Edited by Ray Eklund
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Western Museum of Mining and Industry

Colorado Springs, Colorado


Just north of Colorado Springs and on the EAST side of I-25. Tours of how miners worked underground and see A Frames and heavy equipment that are in working condition outside, on display. On special occasions, you can watch the WMMI fire up the steam engines and you can watch this equipment come to life.

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AFTER contacting and checking out the information provided by the Bureau of Land Management (BLM) purchase a map of the State you have an interest.

DeLorme Atlas and Gazetteer (State which you are interested) Get them ALL if you are traveling in a larger area.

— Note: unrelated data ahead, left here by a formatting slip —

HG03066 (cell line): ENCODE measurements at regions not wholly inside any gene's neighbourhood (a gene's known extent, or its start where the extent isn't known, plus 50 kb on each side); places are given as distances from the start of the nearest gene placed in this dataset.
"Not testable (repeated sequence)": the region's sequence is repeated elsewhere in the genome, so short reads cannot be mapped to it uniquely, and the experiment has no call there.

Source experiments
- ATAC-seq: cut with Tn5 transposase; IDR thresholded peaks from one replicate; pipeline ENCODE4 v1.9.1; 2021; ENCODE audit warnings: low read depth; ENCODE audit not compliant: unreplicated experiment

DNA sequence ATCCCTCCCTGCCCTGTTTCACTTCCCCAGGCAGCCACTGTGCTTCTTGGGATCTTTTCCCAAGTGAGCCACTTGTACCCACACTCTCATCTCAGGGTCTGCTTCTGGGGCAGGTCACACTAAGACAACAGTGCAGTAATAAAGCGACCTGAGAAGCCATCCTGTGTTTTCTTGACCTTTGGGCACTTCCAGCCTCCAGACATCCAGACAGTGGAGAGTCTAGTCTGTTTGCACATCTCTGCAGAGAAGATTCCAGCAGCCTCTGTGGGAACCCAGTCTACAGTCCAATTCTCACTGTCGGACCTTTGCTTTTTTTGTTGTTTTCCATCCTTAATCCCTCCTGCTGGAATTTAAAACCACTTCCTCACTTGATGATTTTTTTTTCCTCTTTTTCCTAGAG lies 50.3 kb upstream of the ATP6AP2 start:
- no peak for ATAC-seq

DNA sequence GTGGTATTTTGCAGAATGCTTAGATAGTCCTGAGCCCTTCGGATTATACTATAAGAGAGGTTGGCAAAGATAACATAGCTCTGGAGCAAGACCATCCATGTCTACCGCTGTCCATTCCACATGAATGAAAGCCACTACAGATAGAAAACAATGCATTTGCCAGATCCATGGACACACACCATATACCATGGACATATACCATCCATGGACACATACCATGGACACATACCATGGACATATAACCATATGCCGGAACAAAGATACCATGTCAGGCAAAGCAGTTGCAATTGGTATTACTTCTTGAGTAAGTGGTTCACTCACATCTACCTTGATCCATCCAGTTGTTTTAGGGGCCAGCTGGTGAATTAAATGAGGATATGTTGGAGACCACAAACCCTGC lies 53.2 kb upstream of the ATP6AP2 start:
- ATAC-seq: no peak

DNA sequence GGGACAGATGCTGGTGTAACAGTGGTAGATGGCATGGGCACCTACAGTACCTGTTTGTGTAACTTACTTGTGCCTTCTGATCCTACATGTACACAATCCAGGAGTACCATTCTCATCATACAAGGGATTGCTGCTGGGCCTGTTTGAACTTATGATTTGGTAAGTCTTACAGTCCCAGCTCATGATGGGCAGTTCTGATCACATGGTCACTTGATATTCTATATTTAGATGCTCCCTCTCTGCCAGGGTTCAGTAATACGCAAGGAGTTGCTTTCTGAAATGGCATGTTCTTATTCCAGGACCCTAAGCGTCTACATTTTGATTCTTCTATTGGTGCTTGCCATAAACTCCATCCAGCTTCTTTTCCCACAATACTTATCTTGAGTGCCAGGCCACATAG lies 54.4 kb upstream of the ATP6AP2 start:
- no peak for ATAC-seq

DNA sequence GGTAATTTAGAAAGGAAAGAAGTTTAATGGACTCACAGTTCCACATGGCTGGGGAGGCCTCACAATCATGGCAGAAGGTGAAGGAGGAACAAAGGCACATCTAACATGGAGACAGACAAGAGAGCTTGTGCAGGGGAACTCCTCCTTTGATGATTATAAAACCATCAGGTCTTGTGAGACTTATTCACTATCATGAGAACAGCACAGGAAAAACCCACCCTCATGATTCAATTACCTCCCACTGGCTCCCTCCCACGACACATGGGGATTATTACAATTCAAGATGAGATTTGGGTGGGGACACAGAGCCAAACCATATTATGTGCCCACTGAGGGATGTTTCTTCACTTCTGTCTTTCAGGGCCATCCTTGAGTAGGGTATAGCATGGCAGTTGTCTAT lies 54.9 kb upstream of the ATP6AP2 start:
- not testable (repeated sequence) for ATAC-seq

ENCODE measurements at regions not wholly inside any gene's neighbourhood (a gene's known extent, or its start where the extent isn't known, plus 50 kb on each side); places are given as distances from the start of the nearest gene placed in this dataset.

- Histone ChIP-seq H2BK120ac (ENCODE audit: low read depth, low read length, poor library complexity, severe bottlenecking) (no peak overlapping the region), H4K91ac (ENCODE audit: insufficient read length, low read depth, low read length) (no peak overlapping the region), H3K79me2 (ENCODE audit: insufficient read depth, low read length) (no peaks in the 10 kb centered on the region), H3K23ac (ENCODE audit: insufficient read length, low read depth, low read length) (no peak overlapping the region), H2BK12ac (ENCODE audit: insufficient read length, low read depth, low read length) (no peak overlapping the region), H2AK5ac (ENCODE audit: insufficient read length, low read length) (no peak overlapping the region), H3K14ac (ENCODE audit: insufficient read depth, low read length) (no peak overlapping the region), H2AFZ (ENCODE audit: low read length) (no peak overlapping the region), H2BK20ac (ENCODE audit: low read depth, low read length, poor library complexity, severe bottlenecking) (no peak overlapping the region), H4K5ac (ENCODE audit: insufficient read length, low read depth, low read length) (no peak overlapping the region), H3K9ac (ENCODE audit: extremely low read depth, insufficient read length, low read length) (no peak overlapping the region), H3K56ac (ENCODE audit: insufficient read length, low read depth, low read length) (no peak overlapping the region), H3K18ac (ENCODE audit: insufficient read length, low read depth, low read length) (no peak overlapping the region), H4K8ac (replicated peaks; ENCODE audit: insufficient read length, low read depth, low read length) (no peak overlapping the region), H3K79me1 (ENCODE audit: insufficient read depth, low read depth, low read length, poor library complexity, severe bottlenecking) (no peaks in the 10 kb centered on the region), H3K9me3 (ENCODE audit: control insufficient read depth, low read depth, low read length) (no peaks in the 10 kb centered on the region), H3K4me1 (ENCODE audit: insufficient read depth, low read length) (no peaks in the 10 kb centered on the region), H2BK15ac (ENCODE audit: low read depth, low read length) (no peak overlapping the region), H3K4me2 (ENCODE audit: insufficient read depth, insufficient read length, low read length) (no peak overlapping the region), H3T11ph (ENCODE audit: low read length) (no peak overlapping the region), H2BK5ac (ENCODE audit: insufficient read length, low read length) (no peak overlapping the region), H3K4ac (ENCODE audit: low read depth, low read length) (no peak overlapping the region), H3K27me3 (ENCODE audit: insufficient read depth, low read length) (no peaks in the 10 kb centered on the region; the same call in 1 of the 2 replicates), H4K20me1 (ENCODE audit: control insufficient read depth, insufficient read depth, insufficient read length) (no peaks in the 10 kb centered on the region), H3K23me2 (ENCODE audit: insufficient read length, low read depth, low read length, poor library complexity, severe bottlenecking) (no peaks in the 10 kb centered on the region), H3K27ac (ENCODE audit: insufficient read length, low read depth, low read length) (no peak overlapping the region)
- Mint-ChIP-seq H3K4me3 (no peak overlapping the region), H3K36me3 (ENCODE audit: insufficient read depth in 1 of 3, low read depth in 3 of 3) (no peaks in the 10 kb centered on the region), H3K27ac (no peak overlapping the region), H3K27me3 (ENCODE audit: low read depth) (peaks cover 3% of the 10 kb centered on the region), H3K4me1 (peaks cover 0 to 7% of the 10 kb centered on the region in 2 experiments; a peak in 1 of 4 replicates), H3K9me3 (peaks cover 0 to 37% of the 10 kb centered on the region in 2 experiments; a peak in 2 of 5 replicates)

Back Roads, Public Lands, Private Property, GPS Grids, Outdoor Recreation, National Forests, BLM, National Grasslands, Parks, Biking, Fishing, Campgrounds... 1 inch is 2.5 miles scale of maps

ADVICE: When you find an area you want to visit for any recreational activity... stop at the local BLM Office and purchase one of their smaller scale maps which are outstanding. They show which if public lands and which is private land. You can also inquire with the BLM as to what is permitted AND ask where to find petrified wood and agate! They are very helpful. You can also get some of the best Rocky Mountain well water at the National Forest Service offices in the Western USA.

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Permits to enter Public Lands?

You do not need a permit to camp, hike or travel through Public Lands. You do for National Parks, State Parks and possibly selected archaeological or paleontological areas that are set aside for protection. If you are not a US Citizen... you are also permitted to enter public lands at will. The "Welcome Sign" is out for all adventurous individuals. There are 245 million acres in the western USA that are controlled by the BLM.